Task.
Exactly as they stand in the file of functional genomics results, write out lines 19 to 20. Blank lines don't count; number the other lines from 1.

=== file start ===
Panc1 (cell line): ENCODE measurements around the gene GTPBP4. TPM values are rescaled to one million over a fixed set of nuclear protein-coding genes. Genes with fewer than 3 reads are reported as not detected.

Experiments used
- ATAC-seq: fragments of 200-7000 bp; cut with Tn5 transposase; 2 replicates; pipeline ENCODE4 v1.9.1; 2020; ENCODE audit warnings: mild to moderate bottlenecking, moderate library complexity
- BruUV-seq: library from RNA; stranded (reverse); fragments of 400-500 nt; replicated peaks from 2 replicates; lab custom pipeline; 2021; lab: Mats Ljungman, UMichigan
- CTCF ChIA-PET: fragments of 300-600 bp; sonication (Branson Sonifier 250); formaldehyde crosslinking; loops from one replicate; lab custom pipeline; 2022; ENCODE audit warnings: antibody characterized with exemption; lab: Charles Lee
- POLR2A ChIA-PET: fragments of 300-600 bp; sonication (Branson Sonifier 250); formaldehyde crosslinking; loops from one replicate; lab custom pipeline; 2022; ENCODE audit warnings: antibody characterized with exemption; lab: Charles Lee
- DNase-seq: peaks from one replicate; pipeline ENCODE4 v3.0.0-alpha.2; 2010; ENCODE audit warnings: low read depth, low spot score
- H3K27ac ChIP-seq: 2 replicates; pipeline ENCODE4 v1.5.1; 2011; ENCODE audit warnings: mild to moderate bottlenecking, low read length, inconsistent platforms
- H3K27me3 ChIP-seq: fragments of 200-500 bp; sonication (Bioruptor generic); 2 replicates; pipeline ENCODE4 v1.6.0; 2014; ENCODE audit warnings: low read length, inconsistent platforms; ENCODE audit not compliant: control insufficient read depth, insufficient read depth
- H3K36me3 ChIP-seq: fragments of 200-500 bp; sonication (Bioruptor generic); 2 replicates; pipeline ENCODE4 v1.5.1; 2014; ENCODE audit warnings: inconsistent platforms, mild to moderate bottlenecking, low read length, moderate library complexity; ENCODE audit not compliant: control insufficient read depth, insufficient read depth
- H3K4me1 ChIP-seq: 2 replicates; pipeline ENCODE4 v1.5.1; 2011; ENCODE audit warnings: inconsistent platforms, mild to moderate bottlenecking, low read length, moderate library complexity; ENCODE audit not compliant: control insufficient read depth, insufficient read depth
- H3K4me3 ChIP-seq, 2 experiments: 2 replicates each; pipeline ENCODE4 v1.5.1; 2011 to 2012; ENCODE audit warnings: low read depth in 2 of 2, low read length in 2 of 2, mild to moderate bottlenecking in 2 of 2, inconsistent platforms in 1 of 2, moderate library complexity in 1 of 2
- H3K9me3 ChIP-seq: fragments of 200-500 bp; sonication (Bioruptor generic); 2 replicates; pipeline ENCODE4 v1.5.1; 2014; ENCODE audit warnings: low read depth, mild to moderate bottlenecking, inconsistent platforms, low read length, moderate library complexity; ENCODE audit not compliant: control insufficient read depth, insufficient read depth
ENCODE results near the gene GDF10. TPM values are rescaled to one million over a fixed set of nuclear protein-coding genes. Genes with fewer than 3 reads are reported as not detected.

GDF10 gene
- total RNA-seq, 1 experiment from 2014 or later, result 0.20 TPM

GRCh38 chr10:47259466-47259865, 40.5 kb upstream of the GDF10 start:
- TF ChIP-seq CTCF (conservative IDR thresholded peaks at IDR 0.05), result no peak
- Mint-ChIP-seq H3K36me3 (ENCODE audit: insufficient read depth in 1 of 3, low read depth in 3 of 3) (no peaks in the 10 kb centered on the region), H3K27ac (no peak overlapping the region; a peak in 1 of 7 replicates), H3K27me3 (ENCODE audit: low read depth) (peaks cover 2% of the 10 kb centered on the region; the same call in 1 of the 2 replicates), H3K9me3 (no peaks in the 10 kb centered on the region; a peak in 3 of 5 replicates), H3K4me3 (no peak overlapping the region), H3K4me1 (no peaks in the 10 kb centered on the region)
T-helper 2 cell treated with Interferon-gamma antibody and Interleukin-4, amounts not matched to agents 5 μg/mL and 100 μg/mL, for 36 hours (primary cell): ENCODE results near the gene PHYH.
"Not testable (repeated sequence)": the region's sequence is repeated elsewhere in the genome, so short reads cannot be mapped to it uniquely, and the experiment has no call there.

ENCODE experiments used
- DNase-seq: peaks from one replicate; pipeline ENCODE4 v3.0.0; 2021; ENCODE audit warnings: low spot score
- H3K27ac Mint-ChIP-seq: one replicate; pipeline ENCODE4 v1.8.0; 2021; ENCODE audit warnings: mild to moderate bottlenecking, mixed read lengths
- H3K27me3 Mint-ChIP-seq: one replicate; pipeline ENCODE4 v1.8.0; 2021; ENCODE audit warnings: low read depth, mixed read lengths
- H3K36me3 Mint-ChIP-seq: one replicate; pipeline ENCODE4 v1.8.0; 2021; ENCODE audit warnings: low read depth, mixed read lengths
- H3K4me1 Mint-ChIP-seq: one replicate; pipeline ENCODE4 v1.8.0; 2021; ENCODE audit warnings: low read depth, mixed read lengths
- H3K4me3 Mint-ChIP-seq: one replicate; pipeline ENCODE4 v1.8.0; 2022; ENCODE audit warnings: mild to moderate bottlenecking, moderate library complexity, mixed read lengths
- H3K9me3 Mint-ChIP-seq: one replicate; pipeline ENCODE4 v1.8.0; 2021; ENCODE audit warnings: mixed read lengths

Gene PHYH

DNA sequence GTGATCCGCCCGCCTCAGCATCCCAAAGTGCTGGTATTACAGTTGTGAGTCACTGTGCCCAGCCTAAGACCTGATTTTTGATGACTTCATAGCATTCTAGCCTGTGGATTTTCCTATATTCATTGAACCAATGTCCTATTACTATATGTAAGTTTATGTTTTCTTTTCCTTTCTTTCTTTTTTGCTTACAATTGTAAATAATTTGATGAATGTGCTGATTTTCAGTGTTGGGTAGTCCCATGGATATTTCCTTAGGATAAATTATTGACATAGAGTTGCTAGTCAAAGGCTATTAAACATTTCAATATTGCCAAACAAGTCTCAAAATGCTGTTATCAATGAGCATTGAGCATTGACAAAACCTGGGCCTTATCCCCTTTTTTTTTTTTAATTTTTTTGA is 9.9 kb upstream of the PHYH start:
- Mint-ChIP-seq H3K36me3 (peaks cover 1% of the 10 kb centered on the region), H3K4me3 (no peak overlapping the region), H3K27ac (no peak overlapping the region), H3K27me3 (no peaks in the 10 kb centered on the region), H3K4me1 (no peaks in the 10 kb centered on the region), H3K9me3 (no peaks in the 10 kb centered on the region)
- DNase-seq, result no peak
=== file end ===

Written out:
- Mint-ChIP-seq H3K36me3 (ENCODE audit: insufficient read depth in 1 of 3, low read depth in 3 of 3) (no peaks in the 10 kb centered on the region), H3K27ac (no peak overlapping the region; a peak in 1 of 7 replicates), H3K27me3 (ENCODE audit: low read depth) (peaks cover 2% of the 10 kb centered on the region; the same call in 1 of the 2 replicates), H3K9me3 (no peaks in the 10 kb centered on the region; a peak in 3 of 5 replicates), H3K4me3 (no peak overlapping the region), H3K4me1 (no peaks in the 10 kb centered on the region)
T-helper 2 cell treated with Interferon-gamma antibody and Interleukin-4, amounts not matched to agents 5 μg/mL and 100 μg/mL, for 36 hours (primary cell): ENCODE results near the gene PHYH.